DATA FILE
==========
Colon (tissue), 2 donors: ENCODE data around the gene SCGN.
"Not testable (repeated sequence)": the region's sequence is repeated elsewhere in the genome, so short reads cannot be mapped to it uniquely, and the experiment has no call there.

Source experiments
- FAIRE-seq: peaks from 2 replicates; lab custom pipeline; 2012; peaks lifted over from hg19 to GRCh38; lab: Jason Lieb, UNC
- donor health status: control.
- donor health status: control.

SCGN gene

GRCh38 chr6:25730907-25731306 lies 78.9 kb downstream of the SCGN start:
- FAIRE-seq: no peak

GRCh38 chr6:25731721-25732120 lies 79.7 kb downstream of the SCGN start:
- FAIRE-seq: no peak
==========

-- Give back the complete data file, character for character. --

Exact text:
Colon (tissue), 2 donors: ENCODE data around the gene SCGN.
"Not testable (repeated sequence)": the region's sequence is repeated elsewhere in the genome, so short reads cannot be mapped to it uniquely, and the experiment has no call there.

Source experiments
- FAIRE-seq: peaks from 2 replicates; lab custom pipeline; 2012; peaks lifted over from hg19 to GRCh38; lab: Jason Lieb, UNC
- donor health status: control.
- donor health status: control.

SCGN gene

GRCh38 chr6:25730907-25731306 lies 78.9 kb downstream of the SCGN start:
- FAIRE-seq: no peak

GRCh38 chr6:25731721-25732120 lies 79.7 kb downstream of the SCGN start:
- FAIRE-seq: no peak